Highlights w/c 11th October 2014
Published: 22nd October 2014
Another week with Glenloy Wildlife guests gone, and the season has simply flown away. Remarkably the weather in Lochaber stayed more or less fine all week, and we hardly had any rain whilst we were out. This meant that we could enjoy the autumn colours in full
sunshine, with most of the trees still having retained their leaves. There was a real feast of different shades of oranges, yellows, russets and browns, with the odd splash of red from geans thrown in for good measure. The bracken has not yet turned to dull brown and the upland grasses are all glowing in a last hurrah before the winter. Even the odd flower still graces the scene with sea mayweed by the coast and devil’s-bit scabious everywhere. The only butterflies we saw were red admirals this week, but there were still a few larger dragonflies enjoying the sunlight including a rather late golden-ringed at Port Appin.
The first migrant thrushes were heard, then seen. Flocks of redwings were piling across Cairngorm mountain, and later that day we also heard the chortle of fieldfare. A small group of whooper swans flew high above us as we crossed Loch Nevis to Knoydart, and two came to land inCuilBayas they took shelter from some blustery conditions later in the week. These were joined by a great northern diver, still in breeding plumage. All three birds were momentarily visible in a single scope view, much to the delight of a lucky guest. There are still two snow-geese showing amongst theCanadasin the fields behind the bay. Round the first headland we inadvertently flushed a decent flock of golden plover, with some grey plover, a rare bird in these parts, hiding amongst them. Out onLoch Linnhewe had a good look at a pair of wintering Slavonian grebes, wearing their flat, black winter caps.
Red deerwere everywhere, still roaring their challenges all around us in the glens. The rut was particularly noticeable in Glen Loy, where we actually saw a stag serving one of the hinds. Deer were also prevalent, but much closer to the road when we ventured up Glen Garry. This early morning trip was even more memorable for the atmospheric misty conditions, which transformed the lower slopes and the river valleys, and from which deer emerged and disappeared at will. As it lifted and the sun broke through we saw more and more deer. During the week we also saw a sika stag with a couple of hinds, and several roe deer.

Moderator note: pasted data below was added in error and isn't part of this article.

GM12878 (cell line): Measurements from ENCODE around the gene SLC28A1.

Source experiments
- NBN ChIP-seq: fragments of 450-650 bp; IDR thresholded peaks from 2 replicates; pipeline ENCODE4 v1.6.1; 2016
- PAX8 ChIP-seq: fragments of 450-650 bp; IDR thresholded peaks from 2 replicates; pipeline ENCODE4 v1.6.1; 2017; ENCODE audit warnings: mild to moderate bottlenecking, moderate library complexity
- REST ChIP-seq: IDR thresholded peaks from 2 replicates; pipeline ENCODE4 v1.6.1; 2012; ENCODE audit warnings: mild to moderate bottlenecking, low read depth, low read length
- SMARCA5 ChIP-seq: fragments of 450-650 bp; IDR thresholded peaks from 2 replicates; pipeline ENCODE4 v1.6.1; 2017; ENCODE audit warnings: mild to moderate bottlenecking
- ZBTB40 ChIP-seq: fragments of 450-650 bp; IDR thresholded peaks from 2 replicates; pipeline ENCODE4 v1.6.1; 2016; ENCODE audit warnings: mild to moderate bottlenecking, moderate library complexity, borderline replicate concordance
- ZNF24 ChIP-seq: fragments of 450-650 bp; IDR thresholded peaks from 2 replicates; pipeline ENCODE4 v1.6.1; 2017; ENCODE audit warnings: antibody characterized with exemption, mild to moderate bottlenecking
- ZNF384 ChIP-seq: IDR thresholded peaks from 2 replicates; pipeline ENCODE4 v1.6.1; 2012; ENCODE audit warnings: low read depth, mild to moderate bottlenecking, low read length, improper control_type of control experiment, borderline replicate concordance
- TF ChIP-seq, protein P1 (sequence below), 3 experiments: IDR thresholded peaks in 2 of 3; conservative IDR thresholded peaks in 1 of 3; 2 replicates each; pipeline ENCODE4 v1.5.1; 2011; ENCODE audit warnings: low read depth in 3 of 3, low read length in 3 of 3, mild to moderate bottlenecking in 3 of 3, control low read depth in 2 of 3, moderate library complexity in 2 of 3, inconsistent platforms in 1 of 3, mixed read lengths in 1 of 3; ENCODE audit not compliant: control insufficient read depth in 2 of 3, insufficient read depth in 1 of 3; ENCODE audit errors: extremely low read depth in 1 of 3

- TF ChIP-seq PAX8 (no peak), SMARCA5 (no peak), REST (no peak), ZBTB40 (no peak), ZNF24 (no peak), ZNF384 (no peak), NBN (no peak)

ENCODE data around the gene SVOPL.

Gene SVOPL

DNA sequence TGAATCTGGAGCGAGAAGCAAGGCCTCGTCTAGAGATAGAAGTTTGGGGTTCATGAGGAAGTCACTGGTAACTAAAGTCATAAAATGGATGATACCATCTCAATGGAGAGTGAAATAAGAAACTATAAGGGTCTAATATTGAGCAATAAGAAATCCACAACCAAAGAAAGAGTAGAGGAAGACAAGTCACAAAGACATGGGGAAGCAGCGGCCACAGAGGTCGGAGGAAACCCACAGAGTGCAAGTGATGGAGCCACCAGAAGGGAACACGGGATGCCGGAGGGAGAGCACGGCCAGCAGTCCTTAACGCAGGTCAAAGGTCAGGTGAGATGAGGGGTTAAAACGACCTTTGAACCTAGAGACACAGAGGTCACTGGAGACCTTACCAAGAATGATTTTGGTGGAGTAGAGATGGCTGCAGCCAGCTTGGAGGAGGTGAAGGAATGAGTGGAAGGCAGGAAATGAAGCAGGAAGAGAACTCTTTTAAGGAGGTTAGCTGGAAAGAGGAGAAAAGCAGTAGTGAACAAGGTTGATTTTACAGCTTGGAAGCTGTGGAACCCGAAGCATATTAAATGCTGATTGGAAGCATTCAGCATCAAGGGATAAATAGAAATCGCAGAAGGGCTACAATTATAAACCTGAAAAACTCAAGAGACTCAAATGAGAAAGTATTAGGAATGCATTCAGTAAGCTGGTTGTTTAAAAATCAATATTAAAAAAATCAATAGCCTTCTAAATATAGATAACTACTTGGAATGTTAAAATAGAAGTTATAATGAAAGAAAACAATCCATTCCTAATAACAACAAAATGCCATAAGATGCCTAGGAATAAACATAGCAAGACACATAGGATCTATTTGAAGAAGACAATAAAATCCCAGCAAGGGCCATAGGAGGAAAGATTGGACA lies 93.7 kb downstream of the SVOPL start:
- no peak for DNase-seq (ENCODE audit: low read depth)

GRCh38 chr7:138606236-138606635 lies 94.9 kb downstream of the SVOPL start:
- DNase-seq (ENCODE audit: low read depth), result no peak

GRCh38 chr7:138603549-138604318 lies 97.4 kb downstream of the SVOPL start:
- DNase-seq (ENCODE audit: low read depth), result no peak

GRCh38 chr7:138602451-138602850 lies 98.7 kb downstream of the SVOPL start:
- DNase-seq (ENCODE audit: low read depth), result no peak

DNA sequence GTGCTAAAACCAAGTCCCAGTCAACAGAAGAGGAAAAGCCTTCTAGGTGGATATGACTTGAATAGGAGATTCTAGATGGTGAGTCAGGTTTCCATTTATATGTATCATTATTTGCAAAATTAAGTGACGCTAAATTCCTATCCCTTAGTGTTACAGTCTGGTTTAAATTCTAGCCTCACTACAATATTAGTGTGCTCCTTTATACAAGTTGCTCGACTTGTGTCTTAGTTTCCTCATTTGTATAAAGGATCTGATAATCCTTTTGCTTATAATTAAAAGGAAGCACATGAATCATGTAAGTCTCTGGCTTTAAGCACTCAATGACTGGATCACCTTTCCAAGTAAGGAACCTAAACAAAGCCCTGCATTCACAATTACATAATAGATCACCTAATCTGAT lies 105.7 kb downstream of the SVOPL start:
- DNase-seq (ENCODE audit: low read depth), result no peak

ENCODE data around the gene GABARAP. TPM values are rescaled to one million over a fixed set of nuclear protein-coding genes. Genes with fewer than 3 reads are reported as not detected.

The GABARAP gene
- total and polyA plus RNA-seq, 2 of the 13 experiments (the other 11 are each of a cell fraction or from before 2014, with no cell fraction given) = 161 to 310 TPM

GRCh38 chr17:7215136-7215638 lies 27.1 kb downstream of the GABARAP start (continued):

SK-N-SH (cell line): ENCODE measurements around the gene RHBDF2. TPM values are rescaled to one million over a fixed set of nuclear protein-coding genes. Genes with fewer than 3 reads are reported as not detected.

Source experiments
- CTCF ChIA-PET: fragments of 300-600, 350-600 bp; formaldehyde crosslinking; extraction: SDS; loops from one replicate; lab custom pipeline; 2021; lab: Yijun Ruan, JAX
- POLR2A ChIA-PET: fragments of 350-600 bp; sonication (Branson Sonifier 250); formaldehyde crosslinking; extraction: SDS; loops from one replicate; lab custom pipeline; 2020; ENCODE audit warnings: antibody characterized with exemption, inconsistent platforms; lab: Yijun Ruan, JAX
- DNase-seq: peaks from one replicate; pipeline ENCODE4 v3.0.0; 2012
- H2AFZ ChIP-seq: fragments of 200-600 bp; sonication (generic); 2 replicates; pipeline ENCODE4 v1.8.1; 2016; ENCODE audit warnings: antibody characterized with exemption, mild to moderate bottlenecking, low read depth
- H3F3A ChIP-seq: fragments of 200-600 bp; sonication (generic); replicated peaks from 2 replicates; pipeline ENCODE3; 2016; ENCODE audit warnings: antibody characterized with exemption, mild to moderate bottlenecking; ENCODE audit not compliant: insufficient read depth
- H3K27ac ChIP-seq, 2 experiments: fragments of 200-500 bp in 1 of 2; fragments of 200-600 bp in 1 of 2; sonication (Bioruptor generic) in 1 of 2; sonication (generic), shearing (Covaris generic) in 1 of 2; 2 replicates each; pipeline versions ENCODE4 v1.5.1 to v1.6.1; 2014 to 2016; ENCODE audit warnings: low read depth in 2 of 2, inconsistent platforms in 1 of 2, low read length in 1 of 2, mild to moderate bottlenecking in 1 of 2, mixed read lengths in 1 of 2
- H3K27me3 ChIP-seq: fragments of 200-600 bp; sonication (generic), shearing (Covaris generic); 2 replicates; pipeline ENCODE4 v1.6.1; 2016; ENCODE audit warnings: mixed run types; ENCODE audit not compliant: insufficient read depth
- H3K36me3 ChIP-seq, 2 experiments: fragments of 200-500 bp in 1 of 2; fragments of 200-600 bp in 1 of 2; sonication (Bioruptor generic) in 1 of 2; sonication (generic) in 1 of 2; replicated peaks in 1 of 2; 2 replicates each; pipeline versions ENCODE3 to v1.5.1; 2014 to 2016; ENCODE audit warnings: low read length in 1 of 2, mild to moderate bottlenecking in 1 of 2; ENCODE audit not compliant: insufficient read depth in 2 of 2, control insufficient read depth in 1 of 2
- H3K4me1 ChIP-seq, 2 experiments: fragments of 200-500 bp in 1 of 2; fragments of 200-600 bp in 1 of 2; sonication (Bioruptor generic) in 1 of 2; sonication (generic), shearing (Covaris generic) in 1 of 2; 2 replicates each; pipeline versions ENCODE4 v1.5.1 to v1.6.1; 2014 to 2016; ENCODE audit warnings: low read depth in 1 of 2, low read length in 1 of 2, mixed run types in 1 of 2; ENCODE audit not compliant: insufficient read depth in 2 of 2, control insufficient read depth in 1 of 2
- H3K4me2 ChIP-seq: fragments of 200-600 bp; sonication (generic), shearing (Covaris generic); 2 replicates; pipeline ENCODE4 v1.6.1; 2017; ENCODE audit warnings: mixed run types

Raptors were also much in evidence during the week, although the eagles were a little shier than of late. Our best view of a golden eagle came on Knoydart, as an adult rapidly passed across several miles of hillside above Inverie village, having first circled over the tops at a distance. A nice pair of adult sea eagles circled above the minibus at in Ardgour before heading out over the loch. Perhaps our best raptor views were of hen harriers this week, however. We were watching the blackcock aboveFortWilliamand had more or less decided that they really were not that interested in lekking, when a ring-tail harrier appeared over the brow of the hill behind. We moved off as it disappeared only to find it again near the viewpoint, where it circled and quartered for a couple of minutes. An even better display was seen at Insh marshes. Another ring-tail appeared to attack a carrion crow on a fence and then pursued it for some distance as it twisted and turned away. Having escaped, the crow then appeared to mob the harrier, and this went on for some while, it being uncertain which bird was the aggressor, and which the persecuted. Other birds of prey included a single peregrine, a couple of kestrels (more!), a sparrowhawk and the inevitable buzzards.
Up to three pine martens arrived to feed in front of Glenloy Lodge at any one time. One of our guests must have offended them as a miscreant left its calling card on his car. Otters also appeared in threes, with a mother and two quite small cubs seen fishing and running about on the heronry island at Garbh Eilean. We also saw both brown hare and mountain hare. The latter have not yet changed to their winter coats on Cairngorm, and were
consequently extremely well camouflaged against the rocks and brown vegetation. Conversely the ptarmigan were becoming quite white, although are still in the process of change. Remarkably there were around sixty huddling against the side of the hill, spread across a few different groups. They must have bred well this year. Coming off the mountain we saw some splendid red grouse cocks, prominent above the heather. We also looked long and hard at a ‘was or wasn’t’ it capercaillie, possibly perched up a distant pine. We might or might not have completed our set of grouse for the week, but autumn wildlife watching certainly reaped its dividends once more.